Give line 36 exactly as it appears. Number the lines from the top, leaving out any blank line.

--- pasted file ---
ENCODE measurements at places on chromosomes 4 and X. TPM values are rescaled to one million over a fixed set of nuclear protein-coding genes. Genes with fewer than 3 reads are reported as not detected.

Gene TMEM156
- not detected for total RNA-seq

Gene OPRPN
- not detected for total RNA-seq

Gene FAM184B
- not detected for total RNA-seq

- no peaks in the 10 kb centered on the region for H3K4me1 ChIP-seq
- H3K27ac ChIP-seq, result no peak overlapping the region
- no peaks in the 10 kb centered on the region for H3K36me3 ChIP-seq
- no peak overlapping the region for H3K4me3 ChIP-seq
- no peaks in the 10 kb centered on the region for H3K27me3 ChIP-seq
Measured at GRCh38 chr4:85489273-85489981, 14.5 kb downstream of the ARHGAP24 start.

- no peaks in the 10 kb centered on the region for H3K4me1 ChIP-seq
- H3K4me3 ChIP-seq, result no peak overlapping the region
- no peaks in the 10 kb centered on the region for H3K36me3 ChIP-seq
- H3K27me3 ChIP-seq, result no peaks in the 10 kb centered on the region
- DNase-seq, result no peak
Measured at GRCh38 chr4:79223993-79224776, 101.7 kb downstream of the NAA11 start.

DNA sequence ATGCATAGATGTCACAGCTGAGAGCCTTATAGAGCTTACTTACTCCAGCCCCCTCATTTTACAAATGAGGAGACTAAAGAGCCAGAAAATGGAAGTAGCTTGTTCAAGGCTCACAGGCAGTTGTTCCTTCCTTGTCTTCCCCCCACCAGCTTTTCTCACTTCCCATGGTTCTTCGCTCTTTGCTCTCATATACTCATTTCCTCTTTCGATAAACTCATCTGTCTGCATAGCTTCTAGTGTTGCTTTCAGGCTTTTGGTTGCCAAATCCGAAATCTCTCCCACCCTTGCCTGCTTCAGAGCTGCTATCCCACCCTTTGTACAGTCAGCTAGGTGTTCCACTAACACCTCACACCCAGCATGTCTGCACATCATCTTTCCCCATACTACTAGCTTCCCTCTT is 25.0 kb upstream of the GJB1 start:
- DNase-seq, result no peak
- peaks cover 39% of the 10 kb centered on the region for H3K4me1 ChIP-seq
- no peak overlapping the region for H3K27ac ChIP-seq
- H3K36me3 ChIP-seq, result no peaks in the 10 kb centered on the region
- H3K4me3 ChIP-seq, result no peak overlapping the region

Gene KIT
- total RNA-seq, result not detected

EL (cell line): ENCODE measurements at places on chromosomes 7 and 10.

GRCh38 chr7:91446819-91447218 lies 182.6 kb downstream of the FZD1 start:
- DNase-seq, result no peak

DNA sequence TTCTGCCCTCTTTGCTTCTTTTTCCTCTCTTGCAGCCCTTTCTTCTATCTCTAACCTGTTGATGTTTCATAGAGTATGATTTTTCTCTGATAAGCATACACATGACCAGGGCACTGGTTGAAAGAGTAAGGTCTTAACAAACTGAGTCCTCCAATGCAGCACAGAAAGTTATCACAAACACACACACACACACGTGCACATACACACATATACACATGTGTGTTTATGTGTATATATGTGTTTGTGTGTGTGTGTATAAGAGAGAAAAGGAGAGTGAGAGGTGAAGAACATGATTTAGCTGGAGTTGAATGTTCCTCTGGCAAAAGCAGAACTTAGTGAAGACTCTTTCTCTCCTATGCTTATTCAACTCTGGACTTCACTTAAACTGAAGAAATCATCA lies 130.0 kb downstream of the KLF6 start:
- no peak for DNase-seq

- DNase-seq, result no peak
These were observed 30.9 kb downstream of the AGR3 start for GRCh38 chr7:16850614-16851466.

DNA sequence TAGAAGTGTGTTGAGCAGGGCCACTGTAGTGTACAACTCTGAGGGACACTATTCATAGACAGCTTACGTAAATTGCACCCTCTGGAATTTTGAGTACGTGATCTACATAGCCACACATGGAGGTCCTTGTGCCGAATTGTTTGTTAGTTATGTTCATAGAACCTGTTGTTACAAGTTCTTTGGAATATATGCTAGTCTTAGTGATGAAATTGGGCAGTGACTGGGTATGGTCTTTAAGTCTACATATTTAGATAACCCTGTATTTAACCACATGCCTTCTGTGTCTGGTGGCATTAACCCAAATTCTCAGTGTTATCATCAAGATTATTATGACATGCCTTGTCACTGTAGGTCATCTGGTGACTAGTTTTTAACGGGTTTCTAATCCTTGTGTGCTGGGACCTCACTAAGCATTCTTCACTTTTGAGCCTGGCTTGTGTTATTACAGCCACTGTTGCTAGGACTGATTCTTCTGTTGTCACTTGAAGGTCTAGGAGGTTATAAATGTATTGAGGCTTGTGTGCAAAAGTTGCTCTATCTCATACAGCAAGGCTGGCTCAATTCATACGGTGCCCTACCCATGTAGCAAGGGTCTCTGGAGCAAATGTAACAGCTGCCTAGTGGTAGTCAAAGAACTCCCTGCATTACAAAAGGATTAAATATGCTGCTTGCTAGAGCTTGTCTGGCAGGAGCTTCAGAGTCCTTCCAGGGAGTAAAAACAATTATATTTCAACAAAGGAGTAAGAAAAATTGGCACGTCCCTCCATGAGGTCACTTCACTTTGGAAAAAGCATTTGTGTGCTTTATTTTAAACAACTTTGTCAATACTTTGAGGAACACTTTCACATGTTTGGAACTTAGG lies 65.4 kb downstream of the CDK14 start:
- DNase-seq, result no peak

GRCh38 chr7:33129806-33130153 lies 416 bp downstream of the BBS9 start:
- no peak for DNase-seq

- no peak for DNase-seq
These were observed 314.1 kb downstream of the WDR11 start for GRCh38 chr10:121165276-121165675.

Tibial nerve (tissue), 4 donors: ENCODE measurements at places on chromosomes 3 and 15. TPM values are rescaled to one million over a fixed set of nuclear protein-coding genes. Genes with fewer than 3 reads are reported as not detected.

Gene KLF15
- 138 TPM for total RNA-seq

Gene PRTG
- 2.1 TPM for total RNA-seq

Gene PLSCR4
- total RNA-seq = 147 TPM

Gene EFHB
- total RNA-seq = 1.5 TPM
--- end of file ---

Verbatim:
- DNase-seq, result no peak